Date of Award
Master of Science (MS)
Jason D. Stockwell
The seasonal energy dynamics of temperate fishes will likely be affected by climate change, especially during the winter. To date, freshwater fish are understudied in winter compared to other aquatic organisms, and additional winter-focused studies are urgently needed. Recent research has demonstrated that some fish species are more active in winter than previously thought, therefore, an inquiry into the energetic contributions of winter foraging to the annual growth of freshwater fishes is needed prior to imminent changes in winter conditions. Here I have empirically shown that winter foraging behavior and seasonal energy dynamics likely depend on the thermal preference of individual fish species. I compared the seasonal energy dynamics of the cool-water species yellow perch (Perca flavescens) to two warm-water species, pumpkinseed (Lepomis gibbosus) and bluegill (Lepomis macrochirus). Our results support our first hypothesis that cool-water species should forage in all seasons whereas warm-water species forage in the open-water seasons but exhibit reduced foraging in the winter. Our results also support our second hypothesis that winter foraging provides sufficient energy for overwinter growth in cool-water species but does not provide sufficient energy for overwinter growth in warm-water species. The relationships between winter foraging and seasonal energy dynamics of these fishes will likely be altered due to climate change. Decreased ice cover duration and increases in water temperatures and ambient light will likely affect the seasonal energy dynamics that these species have evolved to tolerate winter conditions in temperate lakes. Thus, changes to the seasonal energy dynamics of fishes would not only affect individual survival and reproductive success but also the transfer of energy through food webs, and recreational and commercial fisheries.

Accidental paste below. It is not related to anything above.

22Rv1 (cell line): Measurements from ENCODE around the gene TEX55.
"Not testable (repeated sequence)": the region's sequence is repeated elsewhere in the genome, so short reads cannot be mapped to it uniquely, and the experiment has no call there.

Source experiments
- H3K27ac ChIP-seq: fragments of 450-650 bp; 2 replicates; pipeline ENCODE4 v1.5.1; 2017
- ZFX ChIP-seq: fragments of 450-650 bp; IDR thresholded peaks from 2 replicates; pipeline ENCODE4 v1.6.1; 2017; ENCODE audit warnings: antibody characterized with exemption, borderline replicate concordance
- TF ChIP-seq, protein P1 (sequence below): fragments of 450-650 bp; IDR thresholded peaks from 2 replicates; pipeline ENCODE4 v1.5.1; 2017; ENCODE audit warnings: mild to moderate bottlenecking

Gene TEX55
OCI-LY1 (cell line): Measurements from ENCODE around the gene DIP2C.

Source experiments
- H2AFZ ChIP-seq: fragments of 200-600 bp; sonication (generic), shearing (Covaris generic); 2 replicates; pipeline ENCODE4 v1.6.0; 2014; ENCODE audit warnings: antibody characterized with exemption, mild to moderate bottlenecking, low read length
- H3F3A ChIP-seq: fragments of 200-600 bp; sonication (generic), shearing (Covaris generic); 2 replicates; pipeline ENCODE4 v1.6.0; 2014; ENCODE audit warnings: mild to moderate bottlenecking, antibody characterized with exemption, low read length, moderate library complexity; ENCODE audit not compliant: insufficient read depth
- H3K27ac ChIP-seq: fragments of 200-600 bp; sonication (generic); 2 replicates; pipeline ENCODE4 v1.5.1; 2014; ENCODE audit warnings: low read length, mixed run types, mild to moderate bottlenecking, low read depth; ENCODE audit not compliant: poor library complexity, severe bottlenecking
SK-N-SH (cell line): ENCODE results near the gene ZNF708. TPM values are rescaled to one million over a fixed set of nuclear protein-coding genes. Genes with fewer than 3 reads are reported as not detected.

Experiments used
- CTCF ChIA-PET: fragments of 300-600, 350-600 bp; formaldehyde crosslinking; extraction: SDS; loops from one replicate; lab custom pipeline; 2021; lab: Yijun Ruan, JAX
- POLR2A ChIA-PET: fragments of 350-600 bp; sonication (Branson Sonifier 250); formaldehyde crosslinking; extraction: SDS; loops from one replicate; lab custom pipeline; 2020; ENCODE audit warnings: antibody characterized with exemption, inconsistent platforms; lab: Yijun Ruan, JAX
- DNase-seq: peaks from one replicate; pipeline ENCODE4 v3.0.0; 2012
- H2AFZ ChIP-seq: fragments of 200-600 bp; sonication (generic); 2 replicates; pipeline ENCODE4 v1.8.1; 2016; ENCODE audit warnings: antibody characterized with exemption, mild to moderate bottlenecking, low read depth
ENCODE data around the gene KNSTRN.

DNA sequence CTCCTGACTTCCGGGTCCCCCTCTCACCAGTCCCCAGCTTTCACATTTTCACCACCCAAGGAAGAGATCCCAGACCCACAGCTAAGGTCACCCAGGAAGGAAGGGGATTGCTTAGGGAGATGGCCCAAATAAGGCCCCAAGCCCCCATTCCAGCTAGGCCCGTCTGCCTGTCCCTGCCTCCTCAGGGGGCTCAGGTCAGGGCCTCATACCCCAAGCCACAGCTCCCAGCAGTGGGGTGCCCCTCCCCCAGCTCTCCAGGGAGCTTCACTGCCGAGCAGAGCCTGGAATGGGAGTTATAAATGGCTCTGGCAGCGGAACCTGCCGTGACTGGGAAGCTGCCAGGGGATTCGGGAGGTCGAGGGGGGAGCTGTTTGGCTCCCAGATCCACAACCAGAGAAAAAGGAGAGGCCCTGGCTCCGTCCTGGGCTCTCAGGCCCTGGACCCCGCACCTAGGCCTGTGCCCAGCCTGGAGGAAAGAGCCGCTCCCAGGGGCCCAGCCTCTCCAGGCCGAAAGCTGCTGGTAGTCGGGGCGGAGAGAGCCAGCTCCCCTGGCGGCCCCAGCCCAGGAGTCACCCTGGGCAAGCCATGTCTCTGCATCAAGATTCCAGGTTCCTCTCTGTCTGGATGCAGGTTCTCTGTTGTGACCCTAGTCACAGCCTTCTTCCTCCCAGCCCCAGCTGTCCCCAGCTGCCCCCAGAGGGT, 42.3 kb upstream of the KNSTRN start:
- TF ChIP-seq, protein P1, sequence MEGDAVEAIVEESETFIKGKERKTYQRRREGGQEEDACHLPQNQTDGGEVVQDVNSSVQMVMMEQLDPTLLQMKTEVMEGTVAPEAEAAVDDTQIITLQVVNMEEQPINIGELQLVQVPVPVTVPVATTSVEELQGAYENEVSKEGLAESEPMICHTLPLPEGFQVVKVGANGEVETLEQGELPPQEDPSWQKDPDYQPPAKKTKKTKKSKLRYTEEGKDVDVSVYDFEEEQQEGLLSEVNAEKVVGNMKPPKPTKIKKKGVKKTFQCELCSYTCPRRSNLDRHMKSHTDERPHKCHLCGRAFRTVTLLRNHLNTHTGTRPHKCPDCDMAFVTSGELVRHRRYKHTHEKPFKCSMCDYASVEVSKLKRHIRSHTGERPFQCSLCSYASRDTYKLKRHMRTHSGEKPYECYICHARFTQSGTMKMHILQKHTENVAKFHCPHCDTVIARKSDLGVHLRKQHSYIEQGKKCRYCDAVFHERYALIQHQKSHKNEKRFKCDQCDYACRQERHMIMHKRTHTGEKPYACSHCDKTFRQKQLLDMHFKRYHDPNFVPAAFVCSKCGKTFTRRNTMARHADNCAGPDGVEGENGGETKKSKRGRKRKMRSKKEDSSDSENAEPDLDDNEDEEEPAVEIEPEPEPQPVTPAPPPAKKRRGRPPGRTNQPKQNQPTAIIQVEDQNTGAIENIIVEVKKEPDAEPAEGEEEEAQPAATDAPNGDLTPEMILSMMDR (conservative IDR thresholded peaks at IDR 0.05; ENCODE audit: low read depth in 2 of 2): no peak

Number of Pages
Block, Benjamin David, "The Energetic Consequences Of Winter Foraging For Northern Temperate Fish Species" (2020). Graduate College Dissertations and Theses. 1192.
Available for download on Friday, April 02, 2021